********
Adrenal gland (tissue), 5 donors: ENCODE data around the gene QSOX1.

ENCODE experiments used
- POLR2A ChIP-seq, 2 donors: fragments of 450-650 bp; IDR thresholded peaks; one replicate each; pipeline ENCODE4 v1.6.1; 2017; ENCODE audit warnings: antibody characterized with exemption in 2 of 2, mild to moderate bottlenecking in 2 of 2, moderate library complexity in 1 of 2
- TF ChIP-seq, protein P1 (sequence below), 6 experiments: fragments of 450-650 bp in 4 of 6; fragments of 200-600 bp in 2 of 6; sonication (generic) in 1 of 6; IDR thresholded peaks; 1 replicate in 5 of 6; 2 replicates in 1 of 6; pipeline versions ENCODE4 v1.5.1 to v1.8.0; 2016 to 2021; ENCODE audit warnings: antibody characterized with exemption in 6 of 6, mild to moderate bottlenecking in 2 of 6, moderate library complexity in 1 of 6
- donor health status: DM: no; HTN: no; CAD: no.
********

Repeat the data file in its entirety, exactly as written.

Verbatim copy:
Adrenal gland (tissue), 5 donors: ENCODE data around the gene QSOX1.

ENCODE experiments used
- POLR2A ChIP-seq, 2 donors: fragments of 450-650 bp; IDR thresholded peaks; one replicate each; pipeline ENCODE4 v1.6.1; 2017; ENCODE audit warnings: antibody characterized with exemption in 2 of 2, mild to moderate bottlenecking in 2 of 2, moderate library complexity in 1 of 2
- TF ChIP-seq, protein P1 (sequence below), 6 experiments: fragments of 450-650 bp in 4 of 6; fragments of 200-600 bp in 2 of 6; sonication (generic) in 1 of 6; IDR thresholded peaks; 1 replicate in 5 of 6; 2 replicates in 1 of 6; pipeline versions ENCODE4 v1.5.1 to v1.8.0; 2016 to 2021; ENCODE audit warnings: antibody characterized with exemption in 6 of 6, mild to moderate bottlenecking in 2 of 6, moderate library complexity in 1 of 6
- donor health status: DM: no; HTN: no; CAD: no.